“I know the gaffer was joking when he asked if I felt ready, but I was deadly serious when I answered because I want to play. I had a chance at Sunderland and that was a big learning curve, because it didn’t go my way.
“The best way to learn is when you’re on the pitch. I think I’m developing all the time and the coaching staff here are brilliant. The most important thing to them is working hard in training. The gaffer and Gav and people throughout the club are always talking about hard work.”
Having been patient all season, we wondered if he was surprised when he got the nod ahead of match day.
“Well, around November and December there were times when I was left out of the squad, and that was frustrating,” he told us. “That made me more determined to work harder.
“I wasn’t too surprised when I was told because I know I’ve been putting the effort in. We had a few injuries in my position at the weekend so it was whether or not the manager was going to give me the nod.
“I had an ok game at Rochdale in the reserves but it was pleasing to know that the confidence in me being able to do it was there. It’s then down to making the most of the opportunity you’ve been given.
“This was an important occasion for me but I knew I couldn’t overthink it too much. If you do that you can suffer from nerves so I tried to stay calm and focus on how I’d play the game and how I could help the team.
“The lads all helped me as well. They’re just a brilliant group who demand a lot, but explain at the same time. They’re all supportive and there’s nobody who tries to put you down.
“If they think you’re feeling low they pick you up and get you going again. Sometimes you just have to watch what they’re doing to learn from them and, to be fair, on Saturday, Callum Guy was talking to me all the time. It made it really easy to play beside him.”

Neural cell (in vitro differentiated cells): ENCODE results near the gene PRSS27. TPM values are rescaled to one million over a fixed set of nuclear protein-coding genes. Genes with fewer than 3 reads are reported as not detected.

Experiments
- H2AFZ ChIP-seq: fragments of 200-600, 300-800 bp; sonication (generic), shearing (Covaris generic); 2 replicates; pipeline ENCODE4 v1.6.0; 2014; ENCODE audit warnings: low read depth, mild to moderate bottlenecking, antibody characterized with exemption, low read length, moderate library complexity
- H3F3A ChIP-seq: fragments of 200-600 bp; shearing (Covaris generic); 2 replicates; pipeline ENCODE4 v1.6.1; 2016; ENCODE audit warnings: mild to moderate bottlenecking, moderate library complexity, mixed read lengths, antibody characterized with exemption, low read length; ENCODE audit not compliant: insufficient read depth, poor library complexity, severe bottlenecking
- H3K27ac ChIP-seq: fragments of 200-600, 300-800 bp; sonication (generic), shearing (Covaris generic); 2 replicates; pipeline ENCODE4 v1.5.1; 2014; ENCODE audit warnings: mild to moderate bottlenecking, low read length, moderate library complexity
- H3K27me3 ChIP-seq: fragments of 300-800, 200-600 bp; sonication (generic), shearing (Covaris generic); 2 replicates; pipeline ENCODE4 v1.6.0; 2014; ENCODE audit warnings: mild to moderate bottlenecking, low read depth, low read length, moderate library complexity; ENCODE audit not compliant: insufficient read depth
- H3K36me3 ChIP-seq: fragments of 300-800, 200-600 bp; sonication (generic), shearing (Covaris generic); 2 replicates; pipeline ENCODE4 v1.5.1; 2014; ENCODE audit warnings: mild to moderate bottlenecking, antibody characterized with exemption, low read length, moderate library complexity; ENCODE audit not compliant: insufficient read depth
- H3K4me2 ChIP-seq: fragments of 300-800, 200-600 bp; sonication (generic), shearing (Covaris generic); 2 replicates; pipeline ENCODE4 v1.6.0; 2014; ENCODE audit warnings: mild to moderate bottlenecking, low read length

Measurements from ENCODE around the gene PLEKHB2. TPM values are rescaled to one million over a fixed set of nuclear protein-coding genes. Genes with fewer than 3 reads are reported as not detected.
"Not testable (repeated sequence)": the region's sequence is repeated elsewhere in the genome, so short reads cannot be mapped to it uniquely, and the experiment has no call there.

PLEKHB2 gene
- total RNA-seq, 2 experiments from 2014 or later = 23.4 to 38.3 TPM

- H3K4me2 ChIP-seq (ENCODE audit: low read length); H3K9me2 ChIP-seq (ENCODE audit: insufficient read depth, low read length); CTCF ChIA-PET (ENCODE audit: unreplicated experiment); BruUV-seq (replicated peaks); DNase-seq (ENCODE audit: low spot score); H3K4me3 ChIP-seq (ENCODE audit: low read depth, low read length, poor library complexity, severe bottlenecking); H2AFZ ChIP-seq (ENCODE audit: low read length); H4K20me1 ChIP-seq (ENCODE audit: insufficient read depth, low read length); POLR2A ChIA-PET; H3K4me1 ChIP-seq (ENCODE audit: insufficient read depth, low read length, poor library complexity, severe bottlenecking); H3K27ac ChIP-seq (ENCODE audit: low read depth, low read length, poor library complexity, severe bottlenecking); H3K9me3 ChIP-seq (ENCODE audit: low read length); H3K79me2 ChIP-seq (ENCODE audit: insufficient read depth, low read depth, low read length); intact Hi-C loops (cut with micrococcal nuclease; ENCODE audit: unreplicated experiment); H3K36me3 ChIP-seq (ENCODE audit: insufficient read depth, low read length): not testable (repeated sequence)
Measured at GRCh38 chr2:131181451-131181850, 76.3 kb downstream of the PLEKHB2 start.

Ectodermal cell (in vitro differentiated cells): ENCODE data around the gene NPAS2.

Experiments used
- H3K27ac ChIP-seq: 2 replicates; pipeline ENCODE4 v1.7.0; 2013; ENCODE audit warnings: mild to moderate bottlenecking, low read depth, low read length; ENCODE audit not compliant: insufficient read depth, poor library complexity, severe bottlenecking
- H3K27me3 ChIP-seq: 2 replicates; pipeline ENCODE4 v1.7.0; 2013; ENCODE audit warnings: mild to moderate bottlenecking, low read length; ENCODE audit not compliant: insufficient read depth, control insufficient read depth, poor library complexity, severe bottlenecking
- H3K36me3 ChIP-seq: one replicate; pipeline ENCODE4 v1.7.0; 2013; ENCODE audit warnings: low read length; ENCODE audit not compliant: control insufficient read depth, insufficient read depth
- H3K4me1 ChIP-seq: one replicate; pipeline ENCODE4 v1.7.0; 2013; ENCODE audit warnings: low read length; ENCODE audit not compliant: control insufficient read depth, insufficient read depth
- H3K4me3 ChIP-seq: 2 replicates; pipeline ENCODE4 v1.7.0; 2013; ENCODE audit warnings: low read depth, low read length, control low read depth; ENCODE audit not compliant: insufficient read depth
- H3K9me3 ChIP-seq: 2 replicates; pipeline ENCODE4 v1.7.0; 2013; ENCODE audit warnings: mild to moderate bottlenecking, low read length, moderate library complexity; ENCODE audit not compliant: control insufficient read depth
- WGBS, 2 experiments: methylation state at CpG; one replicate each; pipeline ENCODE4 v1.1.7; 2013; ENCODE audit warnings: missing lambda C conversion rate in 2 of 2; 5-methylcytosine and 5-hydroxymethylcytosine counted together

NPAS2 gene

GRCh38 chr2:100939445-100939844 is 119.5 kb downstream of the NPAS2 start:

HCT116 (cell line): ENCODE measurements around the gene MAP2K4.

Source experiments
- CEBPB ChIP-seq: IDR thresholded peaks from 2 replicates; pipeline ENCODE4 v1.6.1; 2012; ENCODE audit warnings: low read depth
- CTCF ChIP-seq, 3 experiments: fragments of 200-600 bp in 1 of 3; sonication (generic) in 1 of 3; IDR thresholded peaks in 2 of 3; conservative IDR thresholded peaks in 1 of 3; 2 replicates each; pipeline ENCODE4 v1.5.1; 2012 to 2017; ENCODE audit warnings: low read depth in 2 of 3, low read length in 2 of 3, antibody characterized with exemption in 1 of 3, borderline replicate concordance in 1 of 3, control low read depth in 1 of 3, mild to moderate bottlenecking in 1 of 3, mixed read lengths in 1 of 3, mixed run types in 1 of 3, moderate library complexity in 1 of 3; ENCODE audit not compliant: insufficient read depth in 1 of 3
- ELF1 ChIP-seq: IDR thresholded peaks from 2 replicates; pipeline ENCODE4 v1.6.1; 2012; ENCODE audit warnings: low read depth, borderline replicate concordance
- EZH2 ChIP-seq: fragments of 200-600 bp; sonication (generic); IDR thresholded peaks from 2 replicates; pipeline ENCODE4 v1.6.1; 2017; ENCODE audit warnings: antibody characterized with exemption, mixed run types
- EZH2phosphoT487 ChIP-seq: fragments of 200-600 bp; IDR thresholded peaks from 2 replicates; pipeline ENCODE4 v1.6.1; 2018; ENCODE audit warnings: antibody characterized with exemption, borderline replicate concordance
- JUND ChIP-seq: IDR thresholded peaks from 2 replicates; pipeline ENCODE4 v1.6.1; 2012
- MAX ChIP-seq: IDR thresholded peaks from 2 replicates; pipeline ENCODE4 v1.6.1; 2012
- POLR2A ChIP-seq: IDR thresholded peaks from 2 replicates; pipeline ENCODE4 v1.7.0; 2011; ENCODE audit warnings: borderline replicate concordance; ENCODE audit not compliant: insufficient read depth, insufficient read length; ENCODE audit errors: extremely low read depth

A big theme of the social media reaction to another local lad making his first league start was, understandably, excitement tinged with pride as the fans rushed to their keyboards to give him their best wishes.
“My phone was on fire,” he said.” It just gives you great confidence knowing they’re behind you and I know that can help me kick on and become even better.
“There’s a lot of competition in the squad, which is healthy, because it makes you push on and you know that whoever is in the team they’ll be ready to play.
“The gaffer’s training sessions are very intense and hard, but that means we’re improving every single day. If we ever slack off he lets us know about it, so that never happens.
“He keeps you on your toes and he has a way he wants us to play. He’s continually drilling that into us, and we’re all enjoying it.
“Playing for the club I’ve supported is a great honour. I’ve been a fan myself since I was a kid. I used to go in the Warwick with my mates every Saturday from when I was 13 or 14 so it’s a great feeling to be playing for them now.
“This was a very proud moment for me and my family. I think a few of my family were quite nervous but they were very proud and pleased with how I played at the end of the day.
“I’d told them I was playing but also told them to keep it to themselves until the team was announced. I think they were more proud than when I got my contract, because they know there’s been a lot of hard work to get to this point.
“The gaffer texted me on Sunday morning saying his dad had said to him he didn’t consider him a professional footballer until he’d made 50 starting appearances. He said well done, 49 more to go!”